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Gottfried Heinrich STÖLZEL (1690-1749)
German Chamber Cantatas for Solo Voice and Basso continuo Vol II: Nos. 9 - 16

Cantata No. 9: Zorn’ge Sterne, lasst mich sterben* [08:01]
Cantata No. 10: Flieht, ihr Schaffe, flieht von hinnen** [06:21]
Cantata No. 11: Zu guter Nacht, ihr stolzen Türme und Paläste* [07:57]
Cantata No. 12: Ja, mein Engel, dieses Herze** [09:01]
Cantata No. 13: Ihr Augen, laßt den Tränenbächen* [07:43]
Cantata No. 14: Ihr stillen Seufzer, gehet** [07:27]
Cantata No. 15: Ich bin es schon gewohnt*/** [06:39]
Cantata No. 16: Von dem Einfluß zweier Sternen*/** [11:52]
Dorothee Mields, soprano*; Jan Kobow, tenor**
Les Amis de Philippe (on period instruments):
Monika Schwamberger, cello; Andreas Arend, theorbo; Beate Röllecke, organ; Ludger Rémy, harpsichord and direction
Recorded in November 2001 and April 2002 at the Studio of Radio Bremen, Germany. DDD
CPO 999 910-2 [65:40]

 

Like most European countries Germany came under the influence of Italian music during the 17th century. German composers went to Italy and Italian musicians came to Germany and spread the new style there. And as at the end of the century, the cantata – closely connected to the opera - developed into one of the most prominent genres of vocal music in Italy. German composers started to use the form of the Italian cantata in their church music. In the early 18th century the Italian cantata had reached its more or less definitive form. Among its features were the da-capo aria and the clear differentiation between recitative and aria. In Germany Erdmann Neumeister published libretti for church cantatas which followed this model.

But in secular music German composers were always reluctant to adopt the Italian style. Most secular cantatas known in Germany were of Italian origin, and on Italian texts. Examples include the cantatas of Agostino Steffani, the Italian-born composer who spent the largest part of his life in Germany. This began to change when composers like Reinhard Keiser (1714) and Georg Philipp Telemann (1735-37) began to compose cantatas in Italian style. They used both Italian and German texts, although Telemann predominantly made use of German texts. In general, though, cantatas for solo voice with basso continuo on German texts were not composed all that often. One of the composers who turned attention to this kind of cantata was Gottfried Heinrich Stölzel.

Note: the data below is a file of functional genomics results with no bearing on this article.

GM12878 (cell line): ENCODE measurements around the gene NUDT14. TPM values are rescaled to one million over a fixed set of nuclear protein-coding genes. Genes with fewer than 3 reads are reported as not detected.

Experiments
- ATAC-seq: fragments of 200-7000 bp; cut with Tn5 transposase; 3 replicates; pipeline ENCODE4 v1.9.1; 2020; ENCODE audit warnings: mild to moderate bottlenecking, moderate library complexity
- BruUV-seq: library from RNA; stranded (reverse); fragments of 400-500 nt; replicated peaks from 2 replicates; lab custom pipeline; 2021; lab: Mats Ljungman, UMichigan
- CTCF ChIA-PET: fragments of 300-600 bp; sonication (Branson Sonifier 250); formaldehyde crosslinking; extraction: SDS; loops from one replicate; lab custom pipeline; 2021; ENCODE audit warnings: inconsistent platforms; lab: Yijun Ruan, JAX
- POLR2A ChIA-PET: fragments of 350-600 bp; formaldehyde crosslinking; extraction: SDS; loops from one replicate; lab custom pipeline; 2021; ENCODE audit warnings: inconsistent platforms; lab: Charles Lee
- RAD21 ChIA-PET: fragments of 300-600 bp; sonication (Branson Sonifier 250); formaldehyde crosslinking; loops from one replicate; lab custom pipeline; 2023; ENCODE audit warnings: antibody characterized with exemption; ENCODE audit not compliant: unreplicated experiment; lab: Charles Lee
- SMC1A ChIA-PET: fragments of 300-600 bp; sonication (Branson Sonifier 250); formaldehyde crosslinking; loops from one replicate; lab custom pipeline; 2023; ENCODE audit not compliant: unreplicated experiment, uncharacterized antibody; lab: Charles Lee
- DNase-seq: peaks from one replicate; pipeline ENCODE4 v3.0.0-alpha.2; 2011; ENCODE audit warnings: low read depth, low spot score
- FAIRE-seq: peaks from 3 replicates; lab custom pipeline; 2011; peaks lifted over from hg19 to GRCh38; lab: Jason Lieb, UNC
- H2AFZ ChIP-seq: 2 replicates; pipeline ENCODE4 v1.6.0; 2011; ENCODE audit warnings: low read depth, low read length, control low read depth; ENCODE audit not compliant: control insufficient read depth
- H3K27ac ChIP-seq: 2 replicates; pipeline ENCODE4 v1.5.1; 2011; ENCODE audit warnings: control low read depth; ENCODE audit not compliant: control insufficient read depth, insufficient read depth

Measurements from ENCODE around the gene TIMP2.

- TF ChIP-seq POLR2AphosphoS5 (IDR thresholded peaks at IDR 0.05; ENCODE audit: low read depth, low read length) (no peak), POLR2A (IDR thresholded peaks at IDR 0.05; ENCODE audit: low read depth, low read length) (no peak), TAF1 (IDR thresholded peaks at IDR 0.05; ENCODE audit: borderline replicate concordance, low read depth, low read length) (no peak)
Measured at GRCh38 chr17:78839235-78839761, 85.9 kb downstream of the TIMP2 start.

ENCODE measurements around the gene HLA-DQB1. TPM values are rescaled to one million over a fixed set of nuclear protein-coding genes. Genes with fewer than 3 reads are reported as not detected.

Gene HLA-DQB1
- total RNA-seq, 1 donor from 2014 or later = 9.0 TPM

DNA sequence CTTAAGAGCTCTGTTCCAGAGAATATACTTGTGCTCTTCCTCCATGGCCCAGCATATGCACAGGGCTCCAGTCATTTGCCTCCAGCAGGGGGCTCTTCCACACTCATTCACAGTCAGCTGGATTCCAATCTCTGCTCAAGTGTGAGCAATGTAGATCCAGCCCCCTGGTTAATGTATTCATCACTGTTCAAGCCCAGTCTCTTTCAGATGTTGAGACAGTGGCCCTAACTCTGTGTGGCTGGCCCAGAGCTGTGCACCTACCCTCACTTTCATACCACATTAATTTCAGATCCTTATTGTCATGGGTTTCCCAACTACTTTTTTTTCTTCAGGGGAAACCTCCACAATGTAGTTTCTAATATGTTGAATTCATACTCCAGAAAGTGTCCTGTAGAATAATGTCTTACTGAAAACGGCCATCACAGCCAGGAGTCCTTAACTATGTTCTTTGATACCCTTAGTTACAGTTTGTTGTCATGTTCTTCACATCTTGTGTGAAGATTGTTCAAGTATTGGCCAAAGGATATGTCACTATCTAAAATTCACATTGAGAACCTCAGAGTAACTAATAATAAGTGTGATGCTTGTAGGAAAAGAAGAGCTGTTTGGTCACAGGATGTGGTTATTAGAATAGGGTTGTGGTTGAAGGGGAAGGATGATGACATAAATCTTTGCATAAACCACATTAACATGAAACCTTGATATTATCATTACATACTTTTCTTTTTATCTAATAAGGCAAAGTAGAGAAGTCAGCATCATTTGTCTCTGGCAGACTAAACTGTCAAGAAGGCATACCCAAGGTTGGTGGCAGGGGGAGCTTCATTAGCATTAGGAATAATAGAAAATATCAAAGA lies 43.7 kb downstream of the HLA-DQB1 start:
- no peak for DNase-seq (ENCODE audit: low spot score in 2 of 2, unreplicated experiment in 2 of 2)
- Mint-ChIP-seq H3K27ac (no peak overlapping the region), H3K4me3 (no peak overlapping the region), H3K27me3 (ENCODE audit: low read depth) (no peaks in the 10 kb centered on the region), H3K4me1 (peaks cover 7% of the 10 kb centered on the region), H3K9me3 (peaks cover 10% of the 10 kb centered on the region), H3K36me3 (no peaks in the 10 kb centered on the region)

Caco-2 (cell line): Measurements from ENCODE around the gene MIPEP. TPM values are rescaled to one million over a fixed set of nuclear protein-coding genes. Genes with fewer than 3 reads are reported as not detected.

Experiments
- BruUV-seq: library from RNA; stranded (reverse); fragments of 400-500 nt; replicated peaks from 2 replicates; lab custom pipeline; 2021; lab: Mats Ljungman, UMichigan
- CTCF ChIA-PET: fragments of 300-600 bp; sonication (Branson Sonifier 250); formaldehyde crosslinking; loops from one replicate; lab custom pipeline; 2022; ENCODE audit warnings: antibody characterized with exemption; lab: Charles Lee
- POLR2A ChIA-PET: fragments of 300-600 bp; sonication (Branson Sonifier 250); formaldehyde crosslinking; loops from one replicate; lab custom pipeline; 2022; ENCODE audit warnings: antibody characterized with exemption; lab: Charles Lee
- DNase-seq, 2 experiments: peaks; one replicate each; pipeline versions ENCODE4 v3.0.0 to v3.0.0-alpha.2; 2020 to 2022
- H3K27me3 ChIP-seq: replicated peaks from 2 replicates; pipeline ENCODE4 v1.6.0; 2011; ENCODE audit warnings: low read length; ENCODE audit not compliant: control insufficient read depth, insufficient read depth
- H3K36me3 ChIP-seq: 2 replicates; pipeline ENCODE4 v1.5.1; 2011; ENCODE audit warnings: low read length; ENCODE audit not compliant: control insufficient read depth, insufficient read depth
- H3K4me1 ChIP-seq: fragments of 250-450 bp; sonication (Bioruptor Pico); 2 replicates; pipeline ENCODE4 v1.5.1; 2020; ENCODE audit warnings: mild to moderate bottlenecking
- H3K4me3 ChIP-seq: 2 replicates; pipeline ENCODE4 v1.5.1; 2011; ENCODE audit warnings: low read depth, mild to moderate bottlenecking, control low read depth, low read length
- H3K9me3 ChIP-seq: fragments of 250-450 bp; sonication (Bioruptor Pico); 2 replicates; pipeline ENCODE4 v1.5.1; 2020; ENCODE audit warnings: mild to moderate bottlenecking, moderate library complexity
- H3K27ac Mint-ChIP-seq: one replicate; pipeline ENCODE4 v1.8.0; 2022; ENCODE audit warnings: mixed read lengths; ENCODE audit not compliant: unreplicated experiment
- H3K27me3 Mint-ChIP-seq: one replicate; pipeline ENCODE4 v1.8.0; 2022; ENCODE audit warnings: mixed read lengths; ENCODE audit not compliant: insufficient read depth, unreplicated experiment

Stölzel was born in Grünstädtel in the Erzgebirge region of Saxony. He went to Leipzig University, where he was attracted to the opera and the Collegium Musicum, founded by Telemann, and at that time led by Melchior Hoffmann. His first post was that of music teacher in Breslau. He received commissions for operas for Naumburg and the courts of Zeitz and Gera.

In 1713 he travelled to Italy, where he met some of the leading composers of the time, like Gasparini, Vivaldi and Alessandro Marcello in Venice, as well as Antonio Bononcini and Domenico Scarlatti in Rome. In Florence he composed a number of cantatas, but it seems he declined invitations to stay for religious reasons.

After his return to Germany he spent some time in Bayreuth, then became Kapellmeister at the court of Gera. In 1720 he was appointed as Kapellmeister at the court of Saxe-Gotha, where he stayed until his death.

Stölzel was highly valued by his contemporaries. Johann Mattheson called him one of the "learned and great masters" of his time, and it is thought Johann Sebastian Bach has performed some of Stölzel's sacred cantatas in Leipzig. He included the Partita in g minor in the 'Clavierbüchlein vor Wilhelm Friedemann Bach'.